painting, so if you let me paint you, I’ll call it even, and you can run along home. I haven’t had a person to paint in years now. You’d be doing me a favor. I’m a lonely man.”

Henry nodded, sneaking a glance up at
the man’s face. He met his
gaze with those piercing blue eyes and Henry was forced to look away.

“What’s your name then, son?”

“I’m Henry.”

“Henry,
that’s a nice, strong name.
Yes, I think you’ll do just
fine. I’m Mr. Calhoun.” There was a pause that
seemed to go on for hours before Mr. Calhoun added, “Here, why don’t you follow me inside and we’ll get started. It’ll
just take an hour or two.” The old man placed a very firm hand on Henry’s
shoulder, steering him inside the house and closing the door carefully behind
him. Henry remembered his mother saying something about not trusting strangers,
but surely that only applied to normal boys. Henry was a knight; he could
defend himself if need be. A small voice in the back of his head told him to
run but Henry pushed it away; he would not be rude. Knights weren’t rude. “Chivalry is dead,” his
mother would say sometimes at the end of a particularly bad day after she’d had sip or two from her Grown-Up
Cup. Not with Henry, no sir. Chivalry was very much alive.

Inside,
the house was very bright. Sunlight poured in from all over, yet even in the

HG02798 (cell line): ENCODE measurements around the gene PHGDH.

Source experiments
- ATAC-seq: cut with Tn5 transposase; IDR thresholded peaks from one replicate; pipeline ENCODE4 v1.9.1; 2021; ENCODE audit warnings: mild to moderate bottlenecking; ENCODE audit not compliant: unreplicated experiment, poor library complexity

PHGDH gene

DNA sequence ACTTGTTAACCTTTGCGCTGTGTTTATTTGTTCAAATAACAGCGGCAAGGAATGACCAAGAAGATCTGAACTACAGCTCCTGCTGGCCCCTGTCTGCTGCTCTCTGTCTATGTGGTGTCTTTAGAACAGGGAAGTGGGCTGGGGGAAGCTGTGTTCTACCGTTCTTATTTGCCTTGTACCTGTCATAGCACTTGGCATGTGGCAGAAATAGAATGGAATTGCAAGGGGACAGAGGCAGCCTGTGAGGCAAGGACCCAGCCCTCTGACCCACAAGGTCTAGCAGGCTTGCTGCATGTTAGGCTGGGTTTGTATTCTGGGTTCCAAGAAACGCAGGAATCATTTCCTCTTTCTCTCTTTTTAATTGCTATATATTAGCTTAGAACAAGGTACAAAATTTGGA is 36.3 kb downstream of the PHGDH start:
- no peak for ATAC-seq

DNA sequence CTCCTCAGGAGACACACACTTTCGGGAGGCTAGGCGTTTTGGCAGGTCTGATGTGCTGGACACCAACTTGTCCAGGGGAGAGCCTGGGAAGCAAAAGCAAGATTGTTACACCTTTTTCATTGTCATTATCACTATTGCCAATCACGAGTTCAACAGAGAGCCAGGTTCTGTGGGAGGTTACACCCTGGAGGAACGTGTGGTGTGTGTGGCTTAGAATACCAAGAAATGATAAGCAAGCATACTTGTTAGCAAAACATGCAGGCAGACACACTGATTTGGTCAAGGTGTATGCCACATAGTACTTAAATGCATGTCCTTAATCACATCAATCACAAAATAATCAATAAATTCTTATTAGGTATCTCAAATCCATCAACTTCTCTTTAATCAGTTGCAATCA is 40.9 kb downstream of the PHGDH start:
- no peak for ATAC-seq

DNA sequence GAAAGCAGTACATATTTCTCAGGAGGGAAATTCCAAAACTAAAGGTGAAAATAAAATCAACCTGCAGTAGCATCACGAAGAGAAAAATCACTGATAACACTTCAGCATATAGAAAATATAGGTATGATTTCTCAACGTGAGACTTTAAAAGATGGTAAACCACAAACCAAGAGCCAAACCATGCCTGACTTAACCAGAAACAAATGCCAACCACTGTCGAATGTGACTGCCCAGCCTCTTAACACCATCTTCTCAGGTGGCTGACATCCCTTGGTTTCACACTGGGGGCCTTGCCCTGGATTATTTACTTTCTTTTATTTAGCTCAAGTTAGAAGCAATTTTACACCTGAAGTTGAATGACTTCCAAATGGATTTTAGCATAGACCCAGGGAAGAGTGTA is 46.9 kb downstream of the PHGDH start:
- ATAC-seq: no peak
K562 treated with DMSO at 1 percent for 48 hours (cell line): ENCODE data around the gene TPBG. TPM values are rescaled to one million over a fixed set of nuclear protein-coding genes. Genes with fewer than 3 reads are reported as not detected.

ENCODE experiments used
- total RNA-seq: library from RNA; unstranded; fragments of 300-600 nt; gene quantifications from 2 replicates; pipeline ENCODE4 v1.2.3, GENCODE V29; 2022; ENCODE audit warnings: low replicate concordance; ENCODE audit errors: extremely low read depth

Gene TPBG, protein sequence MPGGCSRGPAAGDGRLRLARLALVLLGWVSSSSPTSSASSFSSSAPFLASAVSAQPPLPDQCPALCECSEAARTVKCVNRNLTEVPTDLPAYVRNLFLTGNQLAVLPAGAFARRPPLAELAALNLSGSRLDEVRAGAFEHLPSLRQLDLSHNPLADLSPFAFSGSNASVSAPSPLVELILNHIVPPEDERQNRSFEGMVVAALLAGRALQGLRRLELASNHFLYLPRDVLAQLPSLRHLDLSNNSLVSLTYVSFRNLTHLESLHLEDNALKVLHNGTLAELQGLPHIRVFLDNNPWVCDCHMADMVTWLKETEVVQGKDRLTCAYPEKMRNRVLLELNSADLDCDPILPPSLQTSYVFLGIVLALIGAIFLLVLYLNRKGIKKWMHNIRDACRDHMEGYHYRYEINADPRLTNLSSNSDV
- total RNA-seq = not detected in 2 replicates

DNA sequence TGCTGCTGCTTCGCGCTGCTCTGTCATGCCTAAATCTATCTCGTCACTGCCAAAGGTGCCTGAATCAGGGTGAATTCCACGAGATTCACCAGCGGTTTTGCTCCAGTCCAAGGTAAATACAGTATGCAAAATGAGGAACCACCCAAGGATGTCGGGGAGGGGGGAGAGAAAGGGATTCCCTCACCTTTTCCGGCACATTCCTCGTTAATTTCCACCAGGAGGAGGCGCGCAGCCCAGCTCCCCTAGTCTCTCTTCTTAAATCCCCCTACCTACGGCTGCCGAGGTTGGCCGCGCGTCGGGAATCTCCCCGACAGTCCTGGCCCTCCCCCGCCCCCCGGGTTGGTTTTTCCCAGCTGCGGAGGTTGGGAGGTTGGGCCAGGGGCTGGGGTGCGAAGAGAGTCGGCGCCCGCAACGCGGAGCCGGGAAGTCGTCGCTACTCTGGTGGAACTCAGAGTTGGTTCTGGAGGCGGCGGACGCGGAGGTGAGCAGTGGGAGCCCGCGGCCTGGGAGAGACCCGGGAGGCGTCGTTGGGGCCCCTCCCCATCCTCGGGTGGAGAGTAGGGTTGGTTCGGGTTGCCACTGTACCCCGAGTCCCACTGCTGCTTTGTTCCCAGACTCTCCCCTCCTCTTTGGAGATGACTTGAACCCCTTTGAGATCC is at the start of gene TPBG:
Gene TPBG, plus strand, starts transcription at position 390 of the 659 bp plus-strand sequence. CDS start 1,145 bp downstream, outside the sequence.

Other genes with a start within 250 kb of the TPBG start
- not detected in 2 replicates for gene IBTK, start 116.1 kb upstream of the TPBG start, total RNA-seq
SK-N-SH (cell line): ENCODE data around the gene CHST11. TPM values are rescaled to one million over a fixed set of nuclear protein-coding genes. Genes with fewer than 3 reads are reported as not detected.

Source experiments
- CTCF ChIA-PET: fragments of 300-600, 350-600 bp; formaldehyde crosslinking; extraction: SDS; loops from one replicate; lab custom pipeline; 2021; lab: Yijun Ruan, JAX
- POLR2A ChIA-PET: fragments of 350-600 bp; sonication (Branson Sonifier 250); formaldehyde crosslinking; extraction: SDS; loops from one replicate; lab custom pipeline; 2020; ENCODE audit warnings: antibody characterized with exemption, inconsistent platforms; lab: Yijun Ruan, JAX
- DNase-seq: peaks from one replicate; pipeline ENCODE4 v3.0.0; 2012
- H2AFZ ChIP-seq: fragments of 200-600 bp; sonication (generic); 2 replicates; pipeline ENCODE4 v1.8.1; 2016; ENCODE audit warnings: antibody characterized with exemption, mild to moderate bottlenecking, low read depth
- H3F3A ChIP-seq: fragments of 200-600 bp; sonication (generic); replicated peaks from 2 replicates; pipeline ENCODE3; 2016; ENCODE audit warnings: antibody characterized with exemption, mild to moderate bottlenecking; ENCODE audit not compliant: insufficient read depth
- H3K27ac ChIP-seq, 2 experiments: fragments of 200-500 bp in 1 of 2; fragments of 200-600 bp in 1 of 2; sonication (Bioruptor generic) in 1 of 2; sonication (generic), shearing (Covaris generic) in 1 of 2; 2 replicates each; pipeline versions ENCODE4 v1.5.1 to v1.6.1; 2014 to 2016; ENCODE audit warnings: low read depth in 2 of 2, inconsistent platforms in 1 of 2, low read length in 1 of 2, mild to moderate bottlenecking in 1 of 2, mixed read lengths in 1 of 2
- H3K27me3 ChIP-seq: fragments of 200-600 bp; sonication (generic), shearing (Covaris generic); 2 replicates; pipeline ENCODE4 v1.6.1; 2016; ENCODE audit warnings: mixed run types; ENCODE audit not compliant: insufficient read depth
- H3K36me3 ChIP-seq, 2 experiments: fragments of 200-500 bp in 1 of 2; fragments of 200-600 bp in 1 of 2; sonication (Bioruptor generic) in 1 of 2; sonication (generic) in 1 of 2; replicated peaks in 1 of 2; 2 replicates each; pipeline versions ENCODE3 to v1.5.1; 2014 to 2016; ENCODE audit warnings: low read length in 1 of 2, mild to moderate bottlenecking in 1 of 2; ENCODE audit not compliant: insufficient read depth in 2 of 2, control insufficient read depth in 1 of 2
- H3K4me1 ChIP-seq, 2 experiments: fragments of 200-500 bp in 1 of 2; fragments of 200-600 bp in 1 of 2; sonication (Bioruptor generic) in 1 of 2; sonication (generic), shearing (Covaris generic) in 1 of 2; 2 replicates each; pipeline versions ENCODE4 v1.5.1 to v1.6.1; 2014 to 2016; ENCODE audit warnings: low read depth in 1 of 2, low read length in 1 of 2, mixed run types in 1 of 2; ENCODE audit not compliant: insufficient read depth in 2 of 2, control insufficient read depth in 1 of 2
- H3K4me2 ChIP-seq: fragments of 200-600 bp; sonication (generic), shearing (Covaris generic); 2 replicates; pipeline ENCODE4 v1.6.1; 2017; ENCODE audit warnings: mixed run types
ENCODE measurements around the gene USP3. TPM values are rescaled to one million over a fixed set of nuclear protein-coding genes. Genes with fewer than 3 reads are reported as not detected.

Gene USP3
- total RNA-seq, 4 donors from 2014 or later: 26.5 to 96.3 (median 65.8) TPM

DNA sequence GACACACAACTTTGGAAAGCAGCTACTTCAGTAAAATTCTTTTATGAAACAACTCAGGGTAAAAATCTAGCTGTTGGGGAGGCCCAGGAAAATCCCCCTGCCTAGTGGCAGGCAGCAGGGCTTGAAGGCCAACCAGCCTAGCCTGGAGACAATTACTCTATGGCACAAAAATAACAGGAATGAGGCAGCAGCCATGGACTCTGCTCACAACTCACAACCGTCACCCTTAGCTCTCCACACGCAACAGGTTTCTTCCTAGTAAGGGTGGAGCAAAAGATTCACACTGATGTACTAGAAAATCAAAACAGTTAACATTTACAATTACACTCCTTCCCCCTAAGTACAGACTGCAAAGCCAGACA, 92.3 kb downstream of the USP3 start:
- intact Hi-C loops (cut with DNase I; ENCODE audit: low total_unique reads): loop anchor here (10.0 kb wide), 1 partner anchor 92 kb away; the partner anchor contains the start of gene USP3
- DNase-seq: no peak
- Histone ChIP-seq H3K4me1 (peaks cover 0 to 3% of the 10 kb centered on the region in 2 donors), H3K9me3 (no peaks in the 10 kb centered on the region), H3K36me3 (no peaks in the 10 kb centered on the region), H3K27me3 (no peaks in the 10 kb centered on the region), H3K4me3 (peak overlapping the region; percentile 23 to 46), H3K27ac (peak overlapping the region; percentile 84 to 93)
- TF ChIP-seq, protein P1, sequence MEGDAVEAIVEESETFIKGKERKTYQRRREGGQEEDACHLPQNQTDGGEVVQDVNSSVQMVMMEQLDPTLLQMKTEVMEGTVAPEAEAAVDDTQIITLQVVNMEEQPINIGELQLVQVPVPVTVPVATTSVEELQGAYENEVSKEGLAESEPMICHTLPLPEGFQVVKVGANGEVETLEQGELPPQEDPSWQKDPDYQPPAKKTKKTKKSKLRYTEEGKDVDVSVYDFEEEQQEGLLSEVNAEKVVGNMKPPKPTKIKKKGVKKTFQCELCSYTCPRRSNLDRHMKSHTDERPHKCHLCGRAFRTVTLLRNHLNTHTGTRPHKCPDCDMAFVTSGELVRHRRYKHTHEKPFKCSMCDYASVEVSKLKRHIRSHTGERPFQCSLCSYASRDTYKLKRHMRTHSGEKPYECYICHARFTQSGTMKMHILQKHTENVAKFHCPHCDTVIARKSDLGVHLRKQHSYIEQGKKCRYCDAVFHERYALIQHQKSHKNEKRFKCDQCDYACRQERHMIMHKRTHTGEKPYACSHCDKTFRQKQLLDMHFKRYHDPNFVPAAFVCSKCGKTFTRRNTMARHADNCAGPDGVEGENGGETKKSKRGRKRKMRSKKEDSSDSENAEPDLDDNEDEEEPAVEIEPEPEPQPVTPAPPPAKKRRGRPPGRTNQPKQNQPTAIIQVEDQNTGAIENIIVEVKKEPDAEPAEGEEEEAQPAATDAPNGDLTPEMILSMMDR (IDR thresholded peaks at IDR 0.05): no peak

warmth, Henry found that he had goosebumps. Paintings were hung up all over the
walls, containing vast landscapes and towering buildings. Henry gaped at the
skill of the man. He wished he was good at something. “Everyone has talents,”
his mother would tell him, “but not everyone knows what they are right away.”
The more he thought on it, the more he missed her. He wanted her to cradle him
in her arms and read him a story. Max would lay at their feet and Henry would
say, “You are my best friends,” as he ran his fingers through Max’s thick coat, tightly nestled in his
mother’s arms. His mother
would smile sadly at this, for reasons he did not understand. He would kiss her
on the cheek and she would hug him tightly. Sometimes, she would cry and hug
him so tightly that he almost couldn’t breathe. Right now, he wanted to cry and hug her so tightly that she
couldn’t breathe.

Henry
didn’t know why, but he
wanted to leave this place. Mr. Calhoun opened the basement door with a slight
creak and Henry looked toward him.

“Come